Making Drywall Repairs EASY!!!



Drywall has become my specialty when it came to fixing up and repairing interiors of Foreclosures that my wife and I had purchased. I have repaired big and small holes; skim coated entire walls, installed it in complete rooms and finished it. I am a firm believer in tackling something that I haven’t done before and then ‘get ‘er done!”.

Most homes have at least depression damage where the door handles banged against a wall without a door stop. But most of the time the husband or kids got mad and it punched right through. Or someone lost their temper and tried to break their hand against the wall. Now if it was an older home, he probably did break his hand as lathe and plaster is almost as tough as cement. But it too can be repaired with drywall many times and come out looking very good.

But Most of you may be daunted by the thought of having to repair wholes and damage in the walls. But don’t fear. It can be accomplished.

Let’s go through some basics that can be of help. Remember we talked about door handles? Well, tough as it is, these surfaces can withstand only limited abuse. A door flung open with too much force can produce a doorknob-size hole in the wall. This kind of damage looks bad, but even large holes are easy to fix. The easiest way is to purchase a drywall repair kit. Measure the hole, and visit your local hardware store or home improvement center for a kit. There are various sizes and types for different applications.

For example, a drywall patch for a ceiling is thicker than one for a wall. Before you use the kit, remove any loose paper or plaster around the edges of the hole. Then apply drywall patch, following the manufacturer's instructions.

On this page, we'll tell you how to fix both a small and a large drywall hole. We'll start with a small hole. Cut slits from the sides of the hole, then thread a wire through a tin can lid and slide it in. Pull the lid flat on the inside of the wall, and hold it in place with a stick.

Fixing a Small Drywall Hole

To make a repair to a small Damage hole without a kit, follow these directions:

Step 1:

Prepare tin can lid that is at least 11/2 inches more in diameter than the hole for backing piece. Use keyhole saw to cut out narrow horizontal slit in wall on each side of hole. Measurement of hole plus both narrow slits should equal diameter of lid so you can insert lid sideways into hole.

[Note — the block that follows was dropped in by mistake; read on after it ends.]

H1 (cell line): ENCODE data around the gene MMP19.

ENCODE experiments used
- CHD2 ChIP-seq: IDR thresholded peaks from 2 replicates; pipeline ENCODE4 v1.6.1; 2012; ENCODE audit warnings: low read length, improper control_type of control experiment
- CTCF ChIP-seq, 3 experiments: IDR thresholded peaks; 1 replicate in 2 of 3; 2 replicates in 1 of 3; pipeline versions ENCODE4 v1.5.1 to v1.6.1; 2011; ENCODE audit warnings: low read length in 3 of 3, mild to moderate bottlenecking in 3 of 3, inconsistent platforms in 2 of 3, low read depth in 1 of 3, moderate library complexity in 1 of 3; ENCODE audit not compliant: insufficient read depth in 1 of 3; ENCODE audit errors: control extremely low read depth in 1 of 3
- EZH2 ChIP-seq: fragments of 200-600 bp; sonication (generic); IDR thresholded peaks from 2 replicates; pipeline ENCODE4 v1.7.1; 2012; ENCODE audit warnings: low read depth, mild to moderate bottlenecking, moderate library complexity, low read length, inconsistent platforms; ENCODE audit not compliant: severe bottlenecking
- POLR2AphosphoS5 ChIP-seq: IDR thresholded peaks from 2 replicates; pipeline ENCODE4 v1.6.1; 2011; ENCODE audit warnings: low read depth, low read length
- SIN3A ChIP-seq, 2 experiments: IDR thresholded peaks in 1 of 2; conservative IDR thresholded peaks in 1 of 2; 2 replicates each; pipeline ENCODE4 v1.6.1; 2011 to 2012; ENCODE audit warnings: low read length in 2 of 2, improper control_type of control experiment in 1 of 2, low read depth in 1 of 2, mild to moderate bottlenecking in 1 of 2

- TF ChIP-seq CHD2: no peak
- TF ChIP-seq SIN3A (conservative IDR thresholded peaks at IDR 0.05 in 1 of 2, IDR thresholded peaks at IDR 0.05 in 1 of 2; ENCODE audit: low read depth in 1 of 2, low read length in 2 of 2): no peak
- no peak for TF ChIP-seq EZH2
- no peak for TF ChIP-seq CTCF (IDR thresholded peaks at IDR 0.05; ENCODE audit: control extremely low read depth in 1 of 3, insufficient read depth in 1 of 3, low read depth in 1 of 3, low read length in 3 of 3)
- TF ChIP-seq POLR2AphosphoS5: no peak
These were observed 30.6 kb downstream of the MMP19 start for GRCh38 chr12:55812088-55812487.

Step 2:

Use awl to punch two holes in center of lid. Thread 12-inch piece of wire or string through holes.

Step 3:

Holding ends of wire, slide lid through slit. Still holding wire, pull the lid toward you until its flat against inside of wall. To hold in place, set stick of scrap wood over hole on outside of wall and twist wire tightly over stick. Can lid should be held firmly against inside of wall.

Step 4:

Use putty knife to apply premixed patching compound over patch following manufacturer's instructions. (Don't use spackling compound because it shrinks as it dries.) You can also mix plaster of paris with water to make thick paste. Pack compound or plaster into hole against backing and behind stick. Keep compound inside hole, cover backing, and fill slits, but don't spread it on wall surface. Leave patch slightly low, and don't try to level it. Let patch dry until it turns bright white, typically at least 24 hours. When dry, cut string or wire and remove stick.

Step 5:

To finish patch, fill it completely with more plaster of paris or drywall patching compound to make patch level with wall surface. Let dry, lightly sand area, prime, and paint. In the next section, we'll get more ambitious and find out how to fix a large hole.
Your Ad Here

What You'll Need

Here's what you'll want to have on hand when fixing a small hole:

• Clean tin can lid

• Tape measure

• Keyhole saw

• Awl

• Thin wire or string

• Scissors or wire cutters

• Scrap wood

• Putty knife

• Patching compound

• Sandpaper

• Primer and paint

• Paintbrushes

Fixing a Large Drywall Hole

Steps 1& 2:

Secure a backing board on the inside of the wall to brace the patch; then coat the edges of the patch with spackling compound and set it into place in the hole.

Step 3:

Use spackling compound or wallboard joint compound as glue to hold patch in place. Spread compound on back of patching material and around edges. Set patch into hole and adjust it so it's exactly even with surrounding wall. Hold it in place until compound starts to set. Let compound dry at least overnight.

Step 4:

Once compound is dry, fill patch outline and cover exposed screw heads with spackling or joint compound. Let dry, lightly sand area, prime, and paint. Now you should be ready to tackle those unsightly holes.

What You'll Need

Here's what it will take to fix a large drywall hole:

• Scrap piece of material

• Utility knife

• Pencil Keyhole saw

• Small board

• Flathead screws

• Screwdriver

• Spackling or wallboard joint compound

• Putty knife

• Sandpaper

• Primer and paint

• Paintbrushes Patience is the key. Don’t try to rush it, take your time, let things dry and then sand and re-coat. You will be surprised at what you can accomplish repairing Drywall!


Simple Repairs for Drywall (Free Video)






Think you can handle these Drywall repairs?